Today, the U.S. Supreme Court is deciding whether to hear a case that asks if authorities have the right to take DNA samples from people accused of serious crimes or whether it infringes defendants' Fourth Amendment rights.
The case before the Court comes from the Maryland Court of Appeals, which determined that defendants have "a weighty and reasonable expectation of privacy against warrantless, suspicion-less searches." DNA testing, the Court held, infringes that expectation. Under the Fourth Amendment, defendants have a right against unreasonable search and seizure. If, however, the public's interest outweighs that right, then a search may be appropriate.
Maryland prosecutors argued that a mouth DNA swab is similar to fingerprinting, which has been deemed constitutional. The Court disagreed, stating that DNA samples include a genetic map not found through fingerprinting, including information regarding a defendant's propensity for violence.
Should the U.S. Supreme Court decide to hear Maryland's decision, 21 states and the federal government would potentially be affected, as they all have laws or regulations allowing DNA sampling after an arrest. These samples are then kept in databases.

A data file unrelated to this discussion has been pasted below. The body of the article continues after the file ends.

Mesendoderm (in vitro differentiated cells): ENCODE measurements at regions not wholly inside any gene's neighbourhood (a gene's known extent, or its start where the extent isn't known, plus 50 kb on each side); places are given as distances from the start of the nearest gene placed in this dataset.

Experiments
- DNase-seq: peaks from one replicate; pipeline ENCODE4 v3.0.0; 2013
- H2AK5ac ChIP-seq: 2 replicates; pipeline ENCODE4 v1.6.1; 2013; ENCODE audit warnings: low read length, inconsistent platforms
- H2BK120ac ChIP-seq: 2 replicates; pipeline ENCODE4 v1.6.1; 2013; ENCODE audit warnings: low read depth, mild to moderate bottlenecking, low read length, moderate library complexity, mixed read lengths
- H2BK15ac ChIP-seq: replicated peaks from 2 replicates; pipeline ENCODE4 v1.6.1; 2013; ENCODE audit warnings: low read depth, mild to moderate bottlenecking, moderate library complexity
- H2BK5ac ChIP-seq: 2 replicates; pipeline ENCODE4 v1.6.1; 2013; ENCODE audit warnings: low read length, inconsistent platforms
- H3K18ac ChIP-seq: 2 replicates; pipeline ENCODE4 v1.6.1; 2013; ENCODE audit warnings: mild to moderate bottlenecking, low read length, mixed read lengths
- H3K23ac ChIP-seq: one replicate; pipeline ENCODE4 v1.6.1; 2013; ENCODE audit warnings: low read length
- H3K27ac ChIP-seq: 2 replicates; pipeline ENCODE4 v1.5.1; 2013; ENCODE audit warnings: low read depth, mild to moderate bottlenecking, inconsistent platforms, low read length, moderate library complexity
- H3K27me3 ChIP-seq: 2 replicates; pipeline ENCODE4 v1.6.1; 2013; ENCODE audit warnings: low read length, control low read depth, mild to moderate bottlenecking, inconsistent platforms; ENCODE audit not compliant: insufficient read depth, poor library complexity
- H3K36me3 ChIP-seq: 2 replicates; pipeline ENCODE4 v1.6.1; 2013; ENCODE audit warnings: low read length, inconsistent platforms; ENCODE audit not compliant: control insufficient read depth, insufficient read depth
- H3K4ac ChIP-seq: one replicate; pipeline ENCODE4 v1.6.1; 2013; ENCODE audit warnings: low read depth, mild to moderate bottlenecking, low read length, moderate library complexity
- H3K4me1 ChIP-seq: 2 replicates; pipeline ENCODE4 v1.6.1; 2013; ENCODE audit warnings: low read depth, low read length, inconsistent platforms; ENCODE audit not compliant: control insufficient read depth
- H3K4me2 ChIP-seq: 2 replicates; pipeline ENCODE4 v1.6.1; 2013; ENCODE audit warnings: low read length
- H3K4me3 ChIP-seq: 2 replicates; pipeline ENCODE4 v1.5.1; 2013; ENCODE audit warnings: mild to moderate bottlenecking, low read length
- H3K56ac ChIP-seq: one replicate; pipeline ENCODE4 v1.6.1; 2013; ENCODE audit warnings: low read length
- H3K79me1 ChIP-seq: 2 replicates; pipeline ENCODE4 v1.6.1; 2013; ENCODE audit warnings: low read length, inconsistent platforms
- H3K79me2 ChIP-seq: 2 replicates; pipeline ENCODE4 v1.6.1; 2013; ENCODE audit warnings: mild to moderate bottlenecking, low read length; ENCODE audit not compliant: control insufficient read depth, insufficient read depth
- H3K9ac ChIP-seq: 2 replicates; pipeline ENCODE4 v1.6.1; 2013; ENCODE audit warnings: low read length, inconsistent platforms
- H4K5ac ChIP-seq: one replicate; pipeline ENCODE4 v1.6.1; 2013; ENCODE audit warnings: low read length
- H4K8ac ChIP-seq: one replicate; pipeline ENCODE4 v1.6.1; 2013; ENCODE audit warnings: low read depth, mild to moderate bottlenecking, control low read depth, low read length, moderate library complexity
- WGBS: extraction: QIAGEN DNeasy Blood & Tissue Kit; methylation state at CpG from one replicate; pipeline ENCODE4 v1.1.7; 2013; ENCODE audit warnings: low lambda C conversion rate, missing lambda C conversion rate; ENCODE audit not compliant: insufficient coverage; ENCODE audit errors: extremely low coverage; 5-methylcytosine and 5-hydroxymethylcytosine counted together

In the past, the Supreme Court has upheld taking DNA samples from convicted criminals but has also held that officials need a warrant or exigent circumstances to conduct "intrusions of the body," such as blood alcohol testing.
If you have been arrested for an alleged crime and the police officers took a mouth swab, this case applies to you. Your criminal defense lawyer should watch the case closely to determine how it affects your charges.
To learn more about issues in criminal defense, please visit our web pages on MD criminal defense.
Source: Wired, "Supreme Court weighing genetic privacy," David Kravets, Nov. 8, 2012